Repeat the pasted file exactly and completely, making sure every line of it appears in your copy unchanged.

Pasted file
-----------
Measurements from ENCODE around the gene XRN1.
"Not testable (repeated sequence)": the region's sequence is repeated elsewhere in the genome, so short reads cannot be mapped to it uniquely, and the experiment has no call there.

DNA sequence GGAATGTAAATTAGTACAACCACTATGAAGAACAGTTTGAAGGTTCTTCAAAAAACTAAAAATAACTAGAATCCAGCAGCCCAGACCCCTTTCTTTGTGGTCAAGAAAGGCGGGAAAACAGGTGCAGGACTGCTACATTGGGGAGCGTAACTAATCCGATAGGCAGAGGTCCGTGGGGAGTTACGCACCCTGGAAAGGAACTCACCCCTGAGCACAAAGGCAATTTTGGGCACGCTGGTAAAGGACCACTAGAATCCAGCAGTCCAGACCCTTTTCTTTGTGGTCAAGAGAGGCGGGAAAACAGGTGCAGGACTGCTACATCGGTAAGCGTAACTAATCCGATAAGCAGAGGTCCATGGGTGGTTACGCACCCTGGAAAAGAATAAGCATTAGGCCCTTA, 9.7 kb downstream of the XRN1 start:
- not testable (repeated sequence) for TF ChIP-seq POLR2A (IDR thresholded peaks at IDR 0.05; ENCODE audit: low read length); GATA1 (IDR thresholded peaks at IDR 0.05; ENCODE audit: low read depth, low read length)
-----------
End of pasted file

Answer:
Measurements from ENCODE around the gene XRN1.
"Not testable (repeated sequence)": the region's sequence is repeated elsewhere in the genome, so short reads cannot be mapped to it uniquely, and the experiment has no call there.

DNA sequence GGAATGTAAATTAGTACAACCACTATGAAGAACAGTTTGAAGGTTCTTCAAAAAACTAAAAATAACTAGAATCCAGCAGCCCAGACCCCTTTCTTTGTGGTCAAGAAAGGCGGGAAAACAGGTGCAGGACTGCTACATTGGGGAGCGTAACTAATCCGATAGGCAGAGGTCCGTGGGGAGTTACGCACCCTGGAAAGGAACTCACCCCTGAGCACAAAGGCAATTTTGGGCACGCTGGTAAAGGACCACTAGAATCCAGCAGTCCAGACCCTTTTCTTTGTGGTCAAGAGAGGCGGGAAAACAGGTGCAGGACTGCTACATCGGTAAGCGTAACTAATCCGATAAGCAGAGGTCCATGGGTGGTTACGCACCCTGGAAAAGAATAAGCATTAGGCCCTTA, 9.7 kb downstream of the XRN1 start:
- not testable (repeated sequence) for TF ChIP-seq POLR2A (IDR thresholded peaks at IDR 0.05; ENCODE audit: low read length); GATA1 (IDR thresholded peaks at IDR 0.05; ENCODE audit: low read depth, low read length)